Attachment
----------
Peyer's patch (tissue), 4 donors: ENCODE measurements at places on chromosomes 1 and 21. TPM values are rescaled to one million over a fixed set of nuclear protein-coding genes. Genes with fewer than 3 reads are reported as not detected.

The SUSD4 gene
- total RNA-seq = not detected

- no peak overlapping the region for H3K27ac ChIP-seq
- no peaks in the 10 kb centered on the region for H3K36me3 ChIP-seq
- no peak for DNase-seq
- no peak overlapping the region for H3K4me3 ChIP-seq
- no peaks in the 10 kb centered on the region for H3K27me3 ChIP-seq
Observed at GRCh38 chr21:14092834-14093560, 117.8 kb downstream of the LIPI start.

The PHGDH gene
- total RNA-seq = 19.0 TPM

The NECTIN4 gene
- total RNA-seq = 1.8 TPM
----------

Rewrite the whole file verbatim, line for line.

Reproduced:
Peyer's patch (tissue), 4 donors: ENCODE measurements at places on chromosomes 1 and 21. TPM values are rescaled to one million over a fixed set of nuclear protein-coding genes. Genes with fewer than 3 reads are reported as not detected.

The SUSD4 gene
- total RNA-seq = not detected

- no peak overlapping the region for H3K27ac ChIP-seq
- no peaks in the 10 kb centered on the region for H3K36me3 ChIP-seq
- no peak for DNase-seq
- no peak overlapping the region for H3K4me3 ChIP-seq
- no peaks in the 10 kb centered on the region for H3K27me3 ChIP-seq
Observed at GRCh38 chr21:14092834-14093560, 117.8 kb downstream of the LIPI start.

The PHGDH gene
- total RNA-seq = 19.0 TPM

The NECTIN4 gene
- total RNA-seq = 1.8 TPM